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A Genetically Adaptable Strategy for Ribose Scavenging in a Human Gut Symbiont Plays a Diet-Dependent Role in Colon Colonization

54 Pages Posted: 20 Mar 2019 Sneak Peek Status: Review Complete

See all articles by Robert W. P. Glowacki

Robert W. P. Glowacki

University of Michigan at Ann Arbor - Department of Microbiology and Immunology

Nicholas A. Pudlo

University of Michigan at Ann Arbor - Department of Microbiology and Immunology

Yunus Tuncil

Purdue University - Department of Food Science; Purdue University - Whistler Center for Carbohydrate Research

Ana S. Luis

University of Michigan at Ann Arbor - Department of Microbiology and Immunology

Anton I. Terekhov

Purdue University - Department of Food Science; Purdue University - Whistler Center for Carbohydrate Research

Bruce R. Hamaker

Purdue University - Department of Food Science; Purdue University - Whistler Center for Carbohydrate Research

Eric C. Martens

University of Michigan at Ann Arbor - Department of Microbiology and Immunology

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Abstract

Efficient nutrient acquisition in the competitive human gut is essential for microbial persistence. While polysaccharides have been well-studied nutrients for the gut microbiome, other resources such as co-factors and nucleic acids have been less examined. We describe a series of ribose utilization systems (RUSs) that are broadly represented in Bacteroidetes and appear to have diversified to allow access to ribose from a variety of substrates. One Bacteroides thetaiotaomicron RUS variant is critical for competitive gut colonization in a diet-specific fashion. Using molecular genetics, we probed the nature of the ribose source underlying this dietspecific phenotype, revealing that hydrolytic functions in RUS (e.g., to cleave ribonucleosides) are present but dispensable. Instead, ribokinases that are activated in vivo and participate in cellular ribose-phosphate metabolism are essential. Our results underscore the extensive mechanisms that gut symbionts have evolved to access nutrients and how metabolic context determines the impact of these functions in vivo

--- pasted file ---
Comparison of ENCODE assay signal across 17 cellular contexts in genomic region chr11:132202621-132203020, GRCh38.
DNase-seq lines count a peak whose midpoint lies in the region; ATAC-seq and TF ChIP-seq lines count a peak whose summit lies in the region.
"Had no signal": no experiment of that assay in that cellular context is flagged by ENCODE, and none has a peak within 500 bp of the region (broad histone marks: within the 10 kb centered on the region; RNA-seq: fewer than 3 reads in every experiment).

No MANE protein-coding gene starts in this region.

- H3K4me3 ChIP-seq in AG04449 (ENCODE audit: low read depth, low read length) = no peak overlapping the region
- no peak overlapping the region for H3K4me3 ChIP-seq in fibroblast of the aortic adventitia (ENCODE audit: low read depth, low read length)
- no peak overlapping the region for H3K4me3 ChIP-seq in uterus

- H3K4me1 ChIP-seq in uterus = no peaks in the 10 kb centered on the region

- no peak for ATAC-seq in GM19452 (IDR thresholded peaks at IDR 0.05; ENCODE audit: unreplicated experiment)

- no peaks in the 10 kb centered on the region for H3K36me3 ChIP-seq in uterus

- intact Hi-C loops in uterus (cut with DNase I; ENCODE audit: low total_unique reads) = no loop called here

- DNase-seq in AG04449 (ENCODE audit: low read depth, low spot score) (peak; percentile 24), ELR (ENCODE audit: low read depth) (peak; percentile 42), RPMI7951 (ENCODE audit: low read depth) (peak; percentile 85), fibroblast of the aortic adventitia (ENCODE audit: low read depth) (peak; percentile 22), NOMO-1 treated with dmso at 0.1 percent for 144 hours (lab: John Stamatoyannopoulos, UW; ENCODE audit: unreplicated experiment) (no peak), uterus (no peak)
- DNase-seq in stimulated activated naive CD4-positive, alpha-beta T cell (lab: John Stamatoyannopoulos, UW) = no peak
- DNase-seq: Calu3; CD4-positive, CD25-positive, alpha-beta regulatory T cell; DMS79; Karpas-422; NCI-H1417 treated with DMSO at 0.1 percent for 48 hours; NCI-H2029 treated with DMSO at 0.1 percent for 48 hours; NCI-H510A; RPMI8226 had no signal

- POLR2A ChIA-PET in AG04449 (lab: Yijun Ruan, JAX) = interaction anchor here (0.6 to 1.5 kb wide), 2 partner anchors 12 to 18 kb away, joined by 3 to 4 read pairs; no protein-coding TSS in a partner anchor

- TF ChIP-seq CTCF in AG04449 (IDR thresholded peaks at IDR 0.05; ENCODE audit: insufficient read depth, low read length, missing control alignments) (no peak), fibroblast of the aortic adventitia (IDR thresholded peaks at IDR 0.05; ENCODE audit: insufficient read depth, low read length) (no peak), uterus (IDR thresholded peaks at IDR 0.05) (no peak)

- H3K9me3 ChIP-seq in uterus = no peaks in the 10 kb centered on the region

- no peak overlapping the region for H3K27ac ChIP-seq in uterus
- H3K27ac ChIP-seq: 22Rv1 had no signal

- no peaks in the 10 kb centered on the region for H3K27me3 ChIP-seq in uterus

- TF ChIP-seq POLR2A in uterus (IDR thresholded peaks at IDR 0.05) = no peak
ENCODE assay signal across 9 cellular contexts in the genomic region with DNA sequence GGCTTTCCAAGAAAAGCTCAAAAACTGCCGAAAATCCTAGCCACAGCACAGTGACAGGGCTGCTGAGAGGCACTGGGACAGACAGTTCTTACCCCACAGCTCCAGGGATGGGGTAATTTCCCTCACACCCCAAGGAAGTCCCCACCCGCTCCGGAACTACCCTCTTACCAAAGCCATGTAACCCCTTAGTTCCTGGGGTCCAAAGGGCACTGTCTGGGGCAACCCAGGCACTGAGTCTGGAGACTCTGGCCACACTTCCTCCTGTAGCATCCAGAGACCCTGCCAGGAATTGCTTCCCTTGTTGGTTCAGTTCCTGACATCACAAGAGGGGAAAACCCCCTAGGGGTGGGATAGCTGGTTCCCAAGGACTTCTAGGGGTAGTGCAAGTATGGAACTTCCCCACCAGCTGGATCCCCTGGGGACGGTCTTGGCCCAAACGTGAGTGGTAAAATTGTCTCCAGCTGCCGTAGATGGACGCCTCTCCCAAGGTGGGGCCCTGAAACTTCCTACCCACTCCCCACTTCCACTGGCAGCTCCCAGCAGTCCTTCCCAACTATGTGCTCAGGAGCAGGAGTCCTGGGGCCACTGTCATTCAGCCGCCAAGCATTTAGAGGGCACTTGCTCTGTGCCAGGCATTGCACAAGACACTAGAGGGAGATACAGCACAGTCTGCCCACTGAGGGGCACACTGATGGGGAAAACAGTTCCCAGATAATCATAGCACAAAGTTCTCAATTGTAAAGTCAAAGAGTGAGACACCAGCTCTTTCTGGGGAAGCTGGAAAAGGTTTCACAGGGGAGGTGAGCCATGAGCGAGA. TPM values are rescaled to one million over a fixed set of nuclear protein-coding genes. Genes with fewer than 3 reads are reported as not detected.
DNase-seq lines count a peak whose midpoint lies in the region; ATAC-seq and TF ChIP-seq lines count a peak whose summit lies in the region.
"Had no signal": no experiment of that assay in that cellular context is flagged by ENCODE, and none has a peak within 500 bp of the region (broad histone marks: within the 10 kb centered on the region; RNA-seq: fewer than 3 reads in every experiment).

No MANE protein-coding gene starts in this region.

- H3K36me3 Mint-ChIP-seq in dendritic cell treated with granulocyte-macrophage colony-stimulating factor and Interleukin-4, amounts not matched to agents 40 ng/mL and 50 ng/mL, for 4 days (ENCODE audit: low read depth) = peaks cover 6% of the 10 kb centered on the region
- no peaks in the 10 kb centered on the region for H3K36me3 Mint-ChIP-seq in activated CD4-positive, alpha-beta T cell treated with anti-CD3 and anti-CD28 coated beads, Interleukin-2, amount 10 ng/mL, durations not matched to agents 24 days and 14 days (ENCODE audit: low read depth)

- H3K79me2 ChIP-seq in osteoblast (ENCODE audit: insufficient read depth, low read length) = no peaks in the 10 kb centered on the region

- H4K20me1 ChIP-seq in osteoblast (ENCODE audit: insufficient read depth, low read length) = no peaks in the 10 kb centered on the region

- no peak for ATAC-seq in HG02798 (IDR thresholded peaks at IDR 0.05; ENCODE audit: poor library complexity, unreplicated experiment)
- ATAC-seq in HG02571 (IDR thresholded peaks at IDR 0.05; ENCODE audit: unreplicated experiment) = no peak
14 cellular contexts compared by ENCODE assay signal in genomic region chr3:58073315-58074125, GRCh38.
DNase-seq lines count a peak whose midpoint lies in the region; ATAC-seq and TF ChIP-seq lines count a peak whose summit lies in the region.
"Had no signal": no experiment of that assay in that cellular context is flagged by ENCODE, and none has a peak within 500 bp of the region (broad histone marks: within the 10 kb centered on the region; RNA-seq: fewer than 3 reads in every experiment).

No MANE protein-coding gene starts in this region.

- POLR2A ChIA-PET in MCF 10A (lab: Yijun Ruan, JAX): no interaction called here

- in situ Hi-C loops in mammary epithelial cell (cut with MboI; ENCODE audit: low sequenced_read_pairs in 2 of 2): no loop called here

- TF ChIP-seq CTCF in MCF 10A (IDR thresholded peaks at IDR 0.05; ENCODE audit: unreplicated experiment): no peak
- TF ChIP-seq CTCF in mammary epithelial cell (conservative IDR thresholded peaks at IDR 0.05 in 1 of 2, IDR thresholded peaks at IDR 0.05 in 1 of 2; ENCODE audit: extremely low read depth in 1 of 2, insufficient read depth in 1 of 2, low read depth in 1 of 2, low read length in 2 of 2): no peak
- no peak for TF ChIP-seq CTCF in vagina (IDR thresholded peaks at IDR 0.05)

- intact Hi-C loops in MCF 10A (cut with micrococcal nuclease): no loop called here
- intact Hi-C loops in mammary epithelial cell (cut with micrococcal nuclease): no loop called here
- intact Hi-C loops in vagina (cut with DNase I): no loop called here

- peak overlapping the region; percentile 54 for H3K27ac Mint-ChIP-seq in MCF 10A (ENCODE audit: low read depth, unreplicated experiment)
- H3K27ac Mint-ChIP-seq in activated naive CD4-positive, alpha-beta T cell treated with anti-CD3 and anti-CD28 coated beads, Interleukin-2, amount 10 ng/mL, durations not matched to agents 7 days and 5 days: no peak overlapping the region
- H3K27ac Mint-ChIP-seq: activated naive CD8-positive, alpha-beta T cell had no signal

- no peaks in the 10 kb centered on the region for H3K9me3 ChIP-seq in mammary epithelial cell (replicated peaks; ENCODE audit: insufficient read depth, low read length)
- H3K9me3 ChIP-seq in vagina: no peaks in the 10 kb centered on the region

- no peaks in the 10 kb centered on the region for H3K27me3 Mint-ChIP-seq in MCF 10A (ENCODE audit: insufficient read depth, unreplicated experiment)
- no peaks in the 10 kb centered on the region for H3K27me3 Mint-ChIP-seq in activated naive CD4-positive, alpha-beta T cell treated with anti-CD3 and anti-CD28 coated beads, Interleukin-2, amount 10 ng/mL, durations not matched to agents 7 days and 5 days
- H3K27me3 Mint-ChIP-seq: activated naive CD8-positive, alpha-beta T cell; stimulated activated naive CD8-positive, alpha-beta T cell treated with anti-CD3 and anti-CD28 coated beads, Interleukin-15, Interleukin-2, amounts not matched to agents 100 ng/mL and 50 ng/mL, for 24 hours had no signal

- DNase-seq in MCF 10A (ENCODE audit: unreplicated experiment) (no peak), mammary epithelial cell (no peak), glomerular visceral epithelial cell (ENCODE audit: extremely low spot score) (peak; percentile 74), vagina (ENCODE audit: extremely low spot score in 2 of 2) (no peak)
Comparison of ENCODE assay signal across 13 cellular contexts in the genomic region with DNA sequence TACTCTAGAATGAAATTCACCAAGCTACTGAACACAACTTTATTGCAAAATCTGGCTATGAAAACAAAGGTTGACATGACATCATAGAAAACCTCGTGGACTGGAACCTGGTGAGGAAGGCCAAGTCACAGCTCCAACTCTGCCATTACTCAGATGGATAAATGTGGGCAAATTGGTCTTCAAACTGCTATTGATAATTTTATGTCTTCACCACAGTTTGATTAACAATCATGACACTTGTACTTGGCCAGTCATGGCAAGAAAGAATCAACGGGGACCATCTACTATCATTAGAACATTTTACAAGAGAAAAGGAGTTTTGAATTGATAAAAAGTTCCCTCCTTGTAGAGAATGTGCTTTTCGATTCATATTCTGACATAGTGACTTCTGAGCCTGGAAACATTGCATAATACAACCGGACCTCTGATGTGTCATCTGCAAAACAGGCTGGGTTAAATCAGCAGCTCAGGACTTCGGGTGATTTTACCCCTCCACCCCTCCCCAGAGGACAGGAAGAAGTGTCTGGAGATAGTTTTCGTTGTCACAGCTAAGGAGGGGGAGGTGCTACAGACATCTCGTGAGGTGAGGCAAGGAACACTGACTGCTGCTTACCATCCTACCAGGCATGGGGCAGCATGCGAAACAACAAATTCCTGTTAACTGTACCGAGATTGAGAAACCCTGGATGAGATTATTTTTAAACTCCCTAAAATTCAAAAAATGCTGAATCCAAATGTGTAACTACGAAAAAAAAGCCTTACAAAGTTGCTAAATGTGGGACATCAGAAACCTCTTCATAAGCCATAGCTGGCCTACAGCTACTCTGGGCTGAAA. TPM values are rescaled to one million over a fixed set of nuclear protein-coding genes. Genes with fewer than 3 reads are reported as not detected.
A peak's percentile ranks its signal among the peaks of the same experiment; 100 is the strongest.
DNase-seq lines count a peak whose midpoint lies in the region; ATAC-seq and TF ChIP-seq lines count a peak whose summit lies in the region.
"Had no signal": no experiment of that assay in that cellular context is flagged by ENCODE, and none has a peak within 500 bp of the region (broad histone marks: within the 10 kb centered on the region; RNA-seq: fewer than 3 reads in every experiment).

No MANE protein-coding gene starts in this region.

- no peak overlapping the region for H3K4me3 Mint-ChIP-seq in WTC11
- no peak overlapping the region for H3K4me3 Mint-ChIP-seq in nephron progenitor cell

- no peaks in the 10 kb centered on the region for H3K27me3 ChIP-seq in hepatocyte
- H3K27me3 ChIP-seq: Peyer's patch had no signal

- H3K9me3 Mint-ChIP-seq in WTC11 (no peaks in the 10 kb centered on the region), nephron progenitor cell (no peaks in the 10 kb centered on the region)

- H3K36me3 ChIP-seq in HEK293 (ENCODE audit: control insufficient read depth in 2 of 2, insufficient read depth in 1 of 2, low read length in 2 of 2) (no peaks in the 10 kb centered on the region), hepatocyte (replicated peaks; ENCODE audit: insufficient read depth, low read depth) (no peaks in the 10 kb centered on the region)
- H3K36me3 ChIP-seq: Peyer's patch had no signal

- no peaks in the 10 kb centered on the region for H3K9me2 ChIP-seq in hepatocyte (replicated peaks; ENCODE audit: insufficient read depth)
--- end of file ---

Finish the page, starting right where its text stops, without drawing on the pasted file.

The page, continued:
Keywords: symbiosis, mutualist, microbiome, nutrient acquisition, Bacteroides

Suggested Citation

Glowacki, Robert W. P. and Pudlo, Nicholas A. and Tuncil, Yunus and Luis, Ana S. and Terekhov, Anton I. and Hamaker, Bruce R. and Martens, Eric C., A Genetically Adaptable Strategy for Ribose Scavenging in a Human Gut Symbiont Plays a Diet-Dependent Role in Colon Colonization (March 19, 2019). Available at SSRN: https://ssrn.com/abstract=3354892 or http://dx.doi.org/10.2139/ssrn.3354892
This is a paper under consideration at Cell Press and has not been peer-reviewed.

Robert W. P. Glowacki (Contact Author)

University of Michigan at Ann Arbor - Department of Microbiology and Immunology

Ann Arbor, MI 48109
United States

Nicholas A. Pudlo

University of Michigan at Ann Arbor - Department of Microbiology and Immunology

Ann Arbor, MI 48109
United States

Yunus Tuncil

Purdue University - Department of Food Science

West Lafayette, IN 47907
United States

Purdue University - Whistler Center for Carbohydrate Research

West Lafayette, IN 47907
United States

Ana S. Luis

University of Michigan at Ann Arbor - Department of Microbiology and Immunology

Ann Arbor, MI 48109
United States

Anton I. Terekhov

Purdue University - Department of Food Science

West Lafayette, IN 47907
United States

Purdue University - Whistler Center for Carbohydrate Research

West Lafayette, IN 47907
United States

Bruce R. Hamaker

Purdue University - Department of Food Science

West Lafayette, IN 47907
United States

Purdue University - Whistler Center for Carbohydrate Research

West Lafayette, IN 47907
United States

Eric C. Martens

University of Michigan at Ann Arbor - Department of Microbiology and Immunology ( email )

Ann Arbor, MI 48109
United States

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